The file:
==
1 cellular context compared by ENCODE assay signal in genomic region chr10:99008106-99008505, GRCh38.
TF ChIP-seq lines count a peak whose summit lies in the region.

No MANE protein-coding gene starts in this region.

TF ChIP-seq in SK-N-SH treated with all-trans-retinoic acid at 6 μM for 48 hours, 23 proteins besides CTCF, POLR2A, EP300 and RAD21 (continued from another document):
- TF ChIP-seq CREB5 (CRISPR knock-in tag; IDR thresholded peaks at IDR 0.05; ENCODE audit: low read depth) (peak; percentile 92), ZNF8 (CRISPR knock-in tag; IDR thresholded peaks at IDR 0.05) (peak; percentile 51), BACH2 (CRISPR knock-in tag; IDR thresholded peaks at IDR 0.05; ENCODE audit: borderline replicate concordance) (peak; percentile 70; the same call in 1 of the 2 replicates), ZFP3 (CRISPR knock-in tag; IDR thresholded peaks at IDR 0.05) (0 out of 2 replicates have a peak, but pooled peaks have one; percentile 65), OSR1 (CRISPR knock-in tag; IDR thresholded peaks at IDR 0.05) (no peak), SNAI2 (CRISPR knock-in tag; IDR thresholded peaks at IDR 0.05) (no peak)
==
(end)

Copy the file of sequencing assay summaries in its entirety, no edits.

1 cellular context compared by ENCODE assay signal in genomic region chr10:99008106-99008505, GRCh38.
TF ChIP-seq lines count a peak whose summit lies in the region.

No MANE protein-coding gene starts in this region.

TF ChIP-seq in SK-N-SH treated with all-trans-retinoic acid at 6 μM for 48 hours, 23 proteins besides CTCF, POLR2A, EP300 and RAD21 (continued from another document):
- TF ChIP-seq CREB5 (CRISPR knock-in tag; IDR thresholded peaks at IDR 0.05; ENCODE audit: low read depth) (peak; percentile 92), ZNF8 (CRISPR knock-in tag; IDR thresholded peaks at IDR 0.05) (peak; percentile 51), BACH2 (CRISPR knock-in tag; IDR thresholded peaks at IDR 0.05; ENCODE audit: borderline replicate concordance) (peak; percentile 70; the same call in 1 of the 2 replicates), ZFP3 (CRISPR knock-in tag; IDR thresholded peaks at IDR 0.05) (0 out of 2 replicates have a peak, but pooled peaks have one; percentile 65), OSR1 (CRISPR knock-in tag; IDR thresholded peaks at IDR 0.05) (no peak), SNAI2 (CRISPR knock-in tag; IDR thresholded peaks at IDR 0.05) (no peak)